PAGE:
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University of California Press
Times Literary Supplement
"Interesting [and] persuasive."
From the Back Cover
"Behind Closed Doors reveals the complex structure behind these photographs of violated female adolescence, a structure in which sadism, masochism, hermaphroditism, fetishism, utopianism, and nostalgia all play a role. Above all, Lichtenstein's study makes clear the political aspect of these transgressive images: the way in which they served to question and undermine the contemporary authoritarian Nazi image of sexual 'normalcy' by recourse to a violent return of the repressed."-Linda Nochlin,... read more
The life-size, adolescent-girl dolls created by German artist Hans Bellmer in the 1930s are the subject of Therese Lichtenstein's highly original book. Disturbing and controversial, Bellmer's dolls-with their uncanny, fragmented bodies and eroticized poses-were just as shocking during Bellmer's time as they are today. Until now there has been little available in English about Bellmer's dolls, and Lichtenstein's book will be welcomed for its fresh interpretation of the artist's work and his place in European modernism. Eighty striking photographs accompany the text.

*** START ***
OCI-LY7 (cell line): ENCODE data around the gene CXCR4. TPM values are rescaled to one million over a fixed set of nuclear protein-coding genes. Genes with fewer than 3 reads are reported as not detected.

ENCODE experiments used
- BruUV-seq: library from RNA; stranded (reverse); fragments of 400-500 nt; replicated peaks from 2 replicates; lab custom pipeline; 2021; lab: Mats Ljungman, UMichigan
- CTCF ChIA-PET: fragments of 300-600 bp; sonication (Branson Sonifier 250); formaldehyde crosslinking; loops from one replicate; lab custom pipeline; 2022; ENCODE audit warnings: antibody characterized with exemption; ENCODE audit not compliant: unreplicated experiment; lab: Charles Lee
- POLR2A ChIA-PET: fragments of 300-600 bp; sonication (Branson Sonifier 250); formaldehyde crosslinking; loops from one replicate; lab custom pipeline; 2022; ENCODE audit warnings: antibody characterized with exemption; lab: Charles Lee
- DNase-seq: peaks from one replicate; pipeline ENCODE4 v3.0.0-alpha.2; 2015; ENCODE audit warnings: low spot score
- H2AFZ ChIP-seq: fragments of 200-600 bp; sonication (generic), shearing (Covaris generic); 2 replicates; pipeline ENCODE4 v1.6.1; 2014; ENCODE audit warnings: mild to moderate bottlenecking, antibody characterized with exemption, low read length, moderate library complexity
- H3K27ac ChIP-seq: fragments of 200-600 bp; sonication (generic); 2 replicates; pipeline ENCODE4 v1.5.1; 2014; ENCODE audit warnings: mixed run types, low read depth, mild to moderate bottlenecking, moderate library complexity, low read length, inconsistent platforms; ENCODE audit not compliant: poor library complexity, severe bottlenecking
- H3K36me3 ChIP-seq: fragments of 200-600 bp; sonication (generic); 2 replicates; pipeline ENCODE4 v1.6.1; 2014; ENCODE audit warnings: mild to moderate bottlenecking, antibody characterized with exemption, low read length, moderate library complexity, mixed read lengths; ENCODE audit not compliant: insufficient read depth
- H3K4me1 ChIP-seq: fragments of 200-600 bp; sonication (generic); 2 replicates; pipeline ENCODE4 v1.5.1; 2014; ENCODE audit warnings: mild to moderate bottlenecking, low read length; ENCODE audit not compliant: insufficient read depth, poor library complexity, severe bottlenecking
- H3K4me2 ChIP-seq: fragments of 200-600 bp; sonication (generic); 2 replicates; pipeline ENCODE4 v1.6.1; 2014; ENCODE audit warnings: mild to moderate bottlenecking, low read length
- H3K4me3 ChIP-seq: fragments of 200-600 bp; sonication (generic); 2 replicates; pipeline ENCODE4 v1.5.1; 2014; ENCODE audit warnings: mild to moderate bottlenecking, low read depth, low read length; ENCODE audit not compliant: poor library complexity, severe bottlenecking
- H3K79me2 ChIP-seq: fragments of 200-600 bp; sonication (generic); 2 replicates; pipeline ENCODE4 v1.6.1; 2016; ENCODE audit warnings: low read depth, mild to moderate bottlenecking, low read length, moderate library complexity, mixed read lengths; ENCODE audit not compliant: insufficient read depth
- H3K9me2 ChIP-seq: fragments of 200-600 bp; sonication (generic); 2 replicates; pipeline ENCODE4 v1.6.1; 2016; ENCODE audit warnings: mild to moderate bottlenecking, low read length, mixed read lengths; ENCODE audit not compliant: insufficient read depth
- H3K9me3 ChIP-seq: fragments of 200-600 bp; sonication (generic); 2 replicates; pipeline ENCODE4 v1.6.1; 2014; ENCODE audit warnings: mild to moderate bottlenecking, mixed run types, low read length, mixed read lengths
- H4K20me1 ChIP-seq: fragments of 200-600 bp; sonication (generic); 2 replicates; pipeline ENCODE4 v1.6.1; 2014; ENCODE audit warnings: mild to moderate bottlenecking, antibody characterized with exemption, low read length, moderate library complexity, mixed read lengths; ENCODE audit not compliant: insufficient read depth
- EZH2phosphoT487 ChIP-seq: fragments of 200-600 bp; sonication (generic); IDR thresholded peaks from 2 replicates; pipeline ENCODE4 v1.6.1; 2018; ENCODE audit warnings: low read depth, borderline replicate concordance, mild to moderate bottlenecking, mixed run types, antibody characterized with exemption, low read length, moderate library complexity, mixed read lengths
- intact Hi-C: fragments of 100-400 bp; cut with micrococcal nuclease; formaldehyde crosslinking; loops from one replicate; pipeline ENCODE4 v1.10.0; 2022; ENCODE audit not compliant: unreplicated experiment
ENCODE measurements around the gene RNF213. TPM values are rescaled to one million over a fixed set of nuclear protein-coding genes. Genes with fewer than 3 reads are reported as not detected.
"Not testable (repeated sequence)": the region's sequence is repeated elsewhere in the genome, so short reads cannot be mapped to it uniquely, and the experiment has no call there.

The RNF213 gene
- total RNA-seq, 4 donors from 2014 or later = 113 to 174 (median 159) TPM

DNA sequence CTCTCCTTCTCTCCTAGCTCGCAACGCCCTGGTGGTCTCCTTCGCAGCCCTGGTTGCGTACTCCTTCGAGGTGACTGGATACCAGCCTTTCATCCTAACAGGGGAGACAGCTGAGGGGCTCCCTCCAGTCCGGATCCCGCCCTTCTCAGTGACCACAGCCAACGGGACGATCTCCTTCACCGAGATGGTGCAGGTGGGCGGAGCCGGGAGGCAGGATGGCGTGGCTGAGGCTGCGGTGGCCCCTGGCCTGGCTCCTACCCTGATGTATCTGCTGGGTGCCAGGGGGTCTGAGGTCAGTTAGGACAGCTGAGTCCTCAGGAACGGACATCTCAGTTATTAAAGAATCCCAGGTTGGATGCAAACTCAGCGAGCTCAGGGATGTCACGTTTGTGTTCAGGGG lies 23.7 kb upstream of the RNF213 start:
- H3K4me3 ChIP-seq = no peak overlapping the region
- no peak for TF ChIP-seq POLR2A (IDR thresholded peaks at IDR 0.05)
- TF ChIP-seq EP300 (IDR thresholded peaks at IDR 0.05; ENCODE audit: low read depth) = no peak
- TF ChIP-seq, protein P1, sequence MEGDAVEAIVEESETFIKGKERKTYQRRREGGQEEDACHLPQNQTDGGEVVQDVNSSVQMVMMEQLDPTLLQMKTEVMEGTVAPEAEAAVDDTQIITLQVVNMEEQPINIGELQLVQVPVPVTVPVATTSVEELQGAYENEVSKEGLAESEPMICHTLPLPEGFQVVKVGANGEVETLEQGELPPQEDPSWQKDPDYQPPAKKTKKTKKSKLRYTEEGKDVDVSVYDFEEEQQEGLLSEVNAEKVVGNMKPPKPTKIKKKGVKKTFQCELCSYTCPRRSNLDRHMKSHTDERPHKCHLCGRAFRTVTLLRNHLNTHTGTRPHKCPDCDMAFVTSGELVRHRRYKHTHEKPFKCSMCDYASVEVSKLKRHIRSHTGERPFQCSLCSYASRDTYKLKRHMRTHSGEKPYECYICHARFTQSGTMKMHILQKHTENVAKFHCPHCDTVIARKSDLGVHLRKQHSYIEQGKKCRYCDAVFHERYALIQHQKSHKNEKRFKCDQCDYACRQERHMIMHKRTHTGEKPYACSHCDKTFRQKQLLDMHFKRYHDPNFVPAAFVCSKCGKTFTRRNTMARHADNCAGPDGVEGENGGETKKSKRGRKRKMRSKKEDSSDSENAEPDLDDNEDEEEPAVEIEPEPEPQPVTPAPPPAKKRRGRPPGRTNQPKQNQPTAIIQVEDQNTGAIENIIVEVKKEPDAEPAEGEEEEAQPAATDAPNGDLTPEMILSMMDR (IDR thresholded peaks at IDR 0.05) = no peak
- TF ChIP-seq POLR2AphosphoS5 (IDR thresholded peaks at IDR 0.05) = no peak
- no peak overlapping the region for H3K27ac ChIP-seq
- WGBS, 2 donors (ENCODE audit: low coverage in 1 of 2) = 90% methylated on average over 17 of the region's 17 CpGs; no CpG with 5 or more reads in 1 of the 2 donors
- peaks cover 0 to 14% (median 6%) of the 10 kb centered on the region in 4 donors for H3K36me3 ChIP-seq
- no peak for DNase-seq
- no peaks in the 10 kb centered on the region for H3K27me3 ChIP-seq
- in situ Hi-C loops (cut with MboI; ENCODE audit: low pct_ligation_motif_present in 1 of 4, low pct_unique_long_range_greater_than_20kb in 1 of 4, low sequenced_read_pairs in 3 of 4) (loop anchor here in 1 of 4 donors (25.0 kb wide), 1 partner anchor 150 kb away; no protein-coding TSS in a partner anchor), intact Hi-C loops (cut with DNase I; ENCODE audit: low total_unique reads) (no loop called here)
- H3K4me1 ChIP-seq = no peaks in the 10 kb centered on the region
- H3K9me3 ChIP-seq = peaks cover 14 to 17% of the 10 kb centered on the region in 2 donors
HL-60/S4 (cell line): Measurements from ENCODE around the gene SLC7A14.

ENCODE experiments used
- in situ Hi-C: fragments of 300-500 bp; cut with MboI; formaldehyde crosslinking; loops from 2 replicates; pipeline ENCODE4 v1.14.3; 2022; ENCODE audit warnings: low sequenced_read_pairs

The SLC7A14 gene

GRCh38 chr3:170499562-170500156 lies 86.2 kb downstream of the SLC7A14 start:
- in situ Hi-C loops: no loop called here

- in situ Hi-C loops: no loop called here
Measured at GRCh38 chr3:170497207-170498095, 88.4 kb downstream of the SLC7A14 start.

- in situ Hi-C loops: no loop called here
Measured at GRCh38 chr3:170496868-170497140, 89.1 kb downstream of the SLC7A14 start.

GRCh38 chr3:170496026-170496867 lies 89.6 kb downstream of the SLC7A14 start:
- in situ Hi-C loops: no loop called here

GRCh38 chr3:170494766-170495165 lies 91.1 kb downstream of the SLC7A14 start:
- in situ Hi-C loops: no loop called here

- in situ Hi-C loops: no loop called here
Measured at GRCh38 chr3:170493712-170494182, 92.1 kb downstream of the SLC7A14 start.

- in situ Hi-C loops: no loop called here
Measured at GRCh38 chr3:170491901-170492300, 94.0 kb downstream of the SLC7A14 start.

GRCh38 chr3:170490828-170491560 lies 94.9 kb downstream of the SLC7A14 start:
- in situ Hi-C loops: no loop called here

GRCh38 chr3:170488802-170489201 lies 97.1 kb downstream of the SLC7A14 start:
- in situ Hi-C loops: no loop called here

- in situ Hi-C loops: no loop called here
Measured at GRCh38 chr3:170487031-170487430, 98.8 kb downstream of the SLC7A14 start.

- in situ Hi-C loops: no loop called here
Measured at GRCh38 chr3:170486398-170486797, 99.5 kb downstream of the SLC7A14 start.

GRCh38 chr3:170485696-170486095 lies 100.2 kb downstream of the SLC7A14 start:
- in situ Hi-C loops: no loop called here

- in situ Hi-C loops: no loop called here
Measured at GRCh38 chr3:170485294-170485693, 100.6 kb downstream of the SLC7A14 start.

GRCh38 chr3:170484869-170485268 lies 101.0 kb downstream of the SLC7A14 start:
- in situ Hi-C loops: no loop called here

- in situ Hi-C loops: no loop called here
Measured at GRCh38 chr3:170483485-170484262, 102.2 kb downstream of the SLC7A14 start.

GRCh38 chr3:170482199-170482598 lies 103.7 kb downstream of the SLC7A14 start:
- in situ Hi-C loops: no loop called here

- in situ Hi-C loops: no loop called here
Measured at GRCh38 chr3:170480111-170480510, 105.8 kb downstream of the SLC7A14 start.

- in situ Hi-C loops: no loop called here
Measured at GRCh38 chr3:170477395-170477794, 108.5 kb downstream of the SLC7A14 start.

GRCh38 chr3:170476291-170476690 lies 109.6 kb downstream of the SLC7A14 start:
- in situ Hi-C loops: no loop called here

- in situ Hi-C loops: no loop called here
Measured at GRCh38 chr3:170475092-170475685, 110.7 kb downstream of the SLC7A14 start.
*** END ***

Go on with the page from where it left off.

Working during a time when Nazism was on the rise, Bellmer created several dolls with fragmented bodies that could be dismantled and arranged in various configurations. Using a narrative format, he then photographed the dolls in a range of grotesque-often sexual-positions. The images he conveyed were of death and decay, abuse and longing, in stark contrast to Nazism's mythic utopian celebration of adolescence.
Lichtenstein interprets Bellmer's complex expressions of eroticism as a protest against the Nazis and also against his father, a cold and repressive Nazi sympathizer. At the same time, she says, by hyperbolically flaunting a passive femininity in a theatrical manner, Bellmer's images allow us to consider how cultural representations can affect the formation of identity and alternative possibilities.